skip to content


Reproductive Sociology Research Group
Fotosearch_k14922381 (1).jpg


‘SurrogARTs – Assisted reproduction beyond the nation state and nuclear family? Transition to parenthood and negotiating relatedness in gay father families created through transnational surrogacy’

 This research project focuses on surrogacy as an assisted reproduction technique (hence the short title ‘SurrogARTs’). It takes the case of transnational surrogacy carried out by European gay men in the US, as compared to American gay fathers. It looks at the motivations, relationships and experiences of European and American gay men, as well as surrogates, egg donors, and professionals involved in the process in the US.

 How can foreign surrogacy be accepted at home? Who, why and at what costs gets to do it? Do gay men have a right to biological parenthood, and do women have a choice to carry babies for others? What origin stories will the babies be told? How can it be safe and respectful for all involved? – These and other questions about affects, commodities, and national borders are raised by the current circumstances, where the ban on commercial surrogacy in Europe drives some intended parents across the Atlantic. The lens of gestational surrogacy is therefore used in this project so as to explore how reproductive technology, sexuality, gender, family, social class, and nation interact shaping reproductive origin stories and futures.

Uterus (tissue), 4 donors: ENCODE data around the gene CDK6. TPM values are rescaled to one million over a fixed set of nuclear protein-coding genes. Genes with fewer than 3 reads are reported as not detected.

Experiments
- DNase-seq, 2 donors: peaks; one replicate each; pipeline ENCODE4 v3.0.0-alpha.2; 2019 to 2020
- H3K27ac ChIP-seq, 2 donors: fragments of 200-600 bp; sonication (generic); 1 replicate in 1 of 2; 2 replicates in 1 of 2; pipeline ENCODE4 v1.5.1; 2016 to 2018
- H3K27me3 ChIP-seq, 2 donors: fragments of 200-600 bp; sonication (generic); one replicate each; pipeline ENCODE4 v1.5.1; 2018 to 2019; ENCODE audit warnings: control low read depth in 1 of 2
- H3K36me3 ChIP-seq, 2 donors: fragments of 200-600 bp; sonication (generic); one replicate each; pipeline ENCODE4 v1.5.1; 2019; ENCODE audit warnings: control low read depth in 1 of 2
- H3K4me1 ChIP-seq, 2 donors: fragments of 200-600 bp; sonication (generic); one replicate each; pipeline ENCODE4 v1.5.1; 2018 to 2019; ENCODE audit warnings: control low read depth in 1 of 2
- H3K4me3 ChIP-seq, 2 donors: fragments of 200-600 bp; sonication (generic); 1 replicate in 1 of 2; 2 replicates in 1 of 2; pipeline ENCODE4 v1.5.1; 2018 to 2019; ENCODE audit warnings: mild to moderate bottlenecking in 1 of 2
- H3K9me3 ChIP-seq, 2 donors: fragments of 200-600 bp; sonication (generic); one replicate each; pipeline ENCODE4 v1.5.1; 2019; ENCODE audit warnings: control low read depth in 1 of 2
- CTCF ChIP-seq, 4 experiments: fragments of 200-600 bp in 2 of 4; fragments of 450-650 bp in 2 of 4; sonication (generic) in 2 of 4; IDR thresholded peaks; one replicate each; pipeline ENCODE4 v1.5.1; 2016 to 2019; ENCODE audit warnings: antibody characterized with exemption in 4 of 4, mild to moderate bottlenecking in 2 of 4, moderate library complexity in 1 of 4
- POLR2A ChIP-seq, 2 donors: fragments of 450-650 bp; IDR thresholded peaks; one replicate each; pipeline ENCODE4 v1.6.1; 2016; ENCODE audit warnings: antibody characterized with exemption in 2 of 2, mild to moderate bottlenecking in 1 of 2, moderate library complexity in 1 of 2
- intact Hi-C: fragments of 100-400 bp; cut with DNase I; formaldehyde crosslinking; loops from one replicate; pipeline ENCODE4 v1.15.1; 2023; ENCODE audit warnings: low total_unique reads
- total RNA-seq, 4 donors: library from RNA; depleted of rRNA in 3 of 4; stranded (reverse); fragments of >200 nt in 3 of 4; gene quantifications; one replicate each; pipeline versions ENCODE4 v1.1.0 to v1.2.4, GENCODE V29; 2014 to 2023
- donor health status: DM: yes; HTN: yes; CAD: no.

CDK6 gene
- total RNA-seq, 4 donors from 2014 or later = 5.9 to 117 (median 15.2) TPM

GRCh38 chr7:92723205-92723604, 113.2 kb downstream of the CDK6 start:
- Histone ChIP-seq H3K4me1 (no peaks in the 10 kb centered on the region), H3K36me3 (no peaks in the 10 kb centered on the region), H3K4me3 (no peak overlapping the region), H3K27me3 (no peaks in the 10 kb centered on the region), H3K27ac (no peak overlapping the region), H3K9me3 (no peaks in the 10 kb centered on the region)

The project is led by the postdoctoral fellow Dr Marcin Smietana, and the scientific directors Professor Sarah Franklin at the University of Cambridge and Professor Charis Thompson at UC Berkeley. It is funded by the European Commission as a Marie Curie IOF postdoc fellowship (FP7, Grant Agreement 629341). 


The first project phase was based in the US, at the Department of Gender and Women’s Studies of the University of California Berkeley. Between October 2014 and March 2016, Marcin did in-depth interviews and participant observation, following men and women during their surrogacy arrangements and within their surrogacy communities. With Prof. Charis Thompson, a conference was organized at UC Berkeley in February 2016 on ‘Making Families: Transnational Surrogacy, Queer Kinship and Reproductive Justice’, based on which a special issue of Reproductive Biomedicine & Society Online is now under preparation.


The second phase of the project has been based at ReproSoc at Cambridge, since April 2016. It is focused on fieldwork analysis and dissemination. A book draft on gay fatherhood is being written by Marcin, and several papers on surrogacy are under preparation, including a policy recommendation report. The US fieldwork and the compensated surrogacy model are also compared to the altruistic model of surrogacy in the UK, in the context of the current British debates on pre-birth parental order, single parenthood, and compensation in surrogacy. We hope to contribute to the global dialogue on surrogacy and gay parenting also through a dialogue with different surrogacy and rainbow family associations collaborating in this project, as well as other research groups and networks. As a result of this project, a Facebook research network ‘Surrogacy Researchers’ has been established. Of relevance is also here Marcin’s previous research on transnational surrogacy from Spain, in collaboration with the research group Afin-Barcelona.


For more information about the SurrogARTs project, please see:

‘SurrogARTs’ project website (Marie Curie IOF):

‘Making Families’ conference website:

Talk at ‘Making Families’ conference, UC Berkeley (2016):

Outreach round-table ‘Challenges for gay fatherhood in Europe’, Brussels (2015):

Recent book chapter in Lie & Lykke (2016):

Project periodic report 2016: